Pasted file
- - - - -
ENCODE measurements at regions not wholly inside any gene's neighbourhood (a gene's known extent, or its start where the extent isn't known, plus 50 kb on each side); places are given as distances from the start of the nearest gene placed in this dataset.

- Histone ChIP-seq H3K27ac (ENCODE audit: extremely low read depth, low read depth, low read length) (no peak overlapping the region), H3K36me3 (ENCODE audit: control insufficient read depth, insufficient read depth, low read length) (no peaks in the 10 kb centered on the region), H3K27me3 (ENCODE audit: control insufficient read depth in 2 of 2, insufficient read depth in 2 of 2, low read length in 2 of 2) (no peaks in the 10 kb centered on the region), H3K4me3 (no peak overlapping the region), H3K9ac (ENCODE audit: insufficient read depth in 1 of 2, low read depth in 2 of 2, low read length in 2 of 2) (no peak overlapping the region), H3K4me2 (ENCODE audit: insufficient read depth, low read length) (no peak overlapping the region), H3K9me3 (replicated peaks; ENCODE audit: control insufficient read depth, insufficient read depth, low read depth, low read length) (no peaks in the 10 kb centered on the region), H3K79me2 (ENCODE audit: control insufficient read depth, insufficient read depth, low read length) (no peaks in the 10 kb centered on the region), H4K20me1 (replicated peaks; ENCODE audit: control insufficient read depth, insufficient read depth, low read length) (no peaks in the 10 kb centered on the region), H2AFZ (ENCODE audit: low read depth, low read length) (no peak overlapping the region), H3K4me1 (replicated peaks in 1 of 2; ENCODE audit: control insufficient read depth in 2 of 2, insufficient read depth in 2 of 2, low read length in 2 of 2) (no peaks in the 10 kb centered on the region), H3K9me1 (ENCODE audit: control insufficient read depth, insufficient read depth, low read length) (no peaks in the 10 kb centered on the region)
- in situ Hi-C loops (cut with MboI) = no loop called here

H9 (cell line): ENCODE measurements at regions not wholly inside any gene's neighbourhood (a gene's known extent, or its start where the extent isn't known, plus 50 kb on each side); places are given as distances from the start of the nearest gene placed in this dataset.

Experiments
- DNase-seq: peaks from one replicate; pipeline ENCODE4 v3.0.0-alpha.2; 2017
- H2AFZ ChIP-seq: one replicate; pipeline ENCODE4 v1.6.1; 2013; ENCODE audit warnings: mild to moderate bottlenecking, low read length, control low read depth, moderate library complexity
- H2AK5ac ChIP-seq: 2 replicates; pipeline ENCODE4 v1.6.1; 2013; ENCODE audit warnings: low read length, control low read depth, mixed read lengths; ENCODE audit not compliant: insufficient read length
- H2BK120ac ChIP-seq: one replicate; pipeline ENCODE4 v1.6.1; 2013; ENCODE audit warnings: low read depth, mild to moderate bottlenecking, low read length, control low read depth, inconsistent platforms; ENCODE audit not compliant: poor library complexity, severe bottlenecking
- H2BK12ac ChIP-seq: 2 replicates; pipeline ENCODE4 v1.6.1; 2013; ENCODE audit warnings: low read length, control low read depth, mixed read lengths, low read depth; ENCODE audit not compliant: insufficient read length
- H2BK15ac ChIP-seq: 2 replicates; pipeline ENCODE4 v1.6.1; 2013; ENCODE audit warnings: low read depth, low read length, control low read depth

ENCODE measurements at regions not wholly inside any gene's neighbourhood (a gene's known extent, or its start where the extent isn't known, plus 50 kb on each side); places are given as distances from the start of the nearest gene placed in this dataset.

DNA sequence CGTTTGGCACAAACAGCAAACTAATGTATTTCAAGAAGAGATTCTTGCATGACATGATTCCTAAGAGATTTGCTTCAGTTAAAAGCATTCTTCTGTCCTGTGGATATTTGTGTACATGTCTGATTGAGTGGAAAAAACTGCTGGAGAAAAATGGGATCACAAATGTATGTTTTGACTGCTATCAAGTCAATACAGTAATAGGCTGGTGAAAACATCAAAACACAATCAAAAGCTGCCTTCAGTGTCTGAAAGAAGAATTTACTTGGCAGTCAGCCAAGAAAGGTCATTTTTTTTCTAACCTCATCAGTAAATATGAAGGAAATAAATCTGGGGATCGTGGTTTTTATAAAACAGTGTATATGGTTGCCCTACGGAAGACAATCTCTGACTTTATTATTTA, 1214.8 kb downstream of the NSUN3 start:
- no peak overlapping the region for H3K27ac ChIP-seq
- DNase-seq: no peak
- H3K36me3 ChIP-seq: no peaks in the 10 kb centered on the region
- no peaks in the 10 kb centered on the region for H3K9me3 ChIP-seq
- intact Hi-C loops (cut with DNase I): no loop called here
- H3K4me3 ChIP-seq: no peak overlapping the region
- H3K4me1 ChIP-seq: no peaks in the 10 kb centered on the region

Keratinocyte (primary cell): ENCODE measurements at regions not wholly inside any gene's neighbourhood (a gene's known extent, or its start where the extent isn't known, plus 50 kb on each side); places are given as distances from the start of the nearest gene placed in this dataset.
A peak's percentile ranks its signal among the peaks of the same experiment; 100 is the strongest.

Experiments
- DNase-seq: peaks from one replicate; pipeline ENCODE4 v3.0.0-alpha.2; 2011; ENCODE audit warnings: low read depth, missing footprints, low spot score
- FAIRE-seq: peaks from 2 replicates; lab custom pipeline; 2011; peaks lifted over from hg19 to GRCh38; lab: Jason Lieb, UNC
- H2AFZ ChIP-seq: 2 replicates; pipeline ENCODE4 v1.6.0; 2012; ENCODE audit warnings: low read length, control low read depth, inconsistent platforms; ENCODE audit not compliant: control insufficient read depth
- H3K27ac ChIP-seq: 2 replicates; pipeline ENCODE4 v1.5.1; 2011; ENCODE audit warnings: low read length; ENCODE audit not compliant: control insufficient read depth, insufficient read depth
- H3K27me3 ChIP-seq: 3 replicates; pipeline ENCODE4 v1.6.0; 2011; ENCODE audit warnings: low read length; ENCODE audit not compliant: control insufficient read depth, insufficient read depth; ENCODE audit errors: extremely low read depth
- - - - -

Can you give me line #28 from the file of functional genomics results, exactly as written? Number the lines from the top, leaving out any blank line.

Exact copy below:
- H3K27me3 ChIP-seq: 3 replicates; pipeline ENCODE4 v1.6.0; 2011; ENCODE audit warnings: low read length; ENCODE audit not compliant: control insufficient read depth, insufficient read depth; ENCODE audit errors: extremely low read depth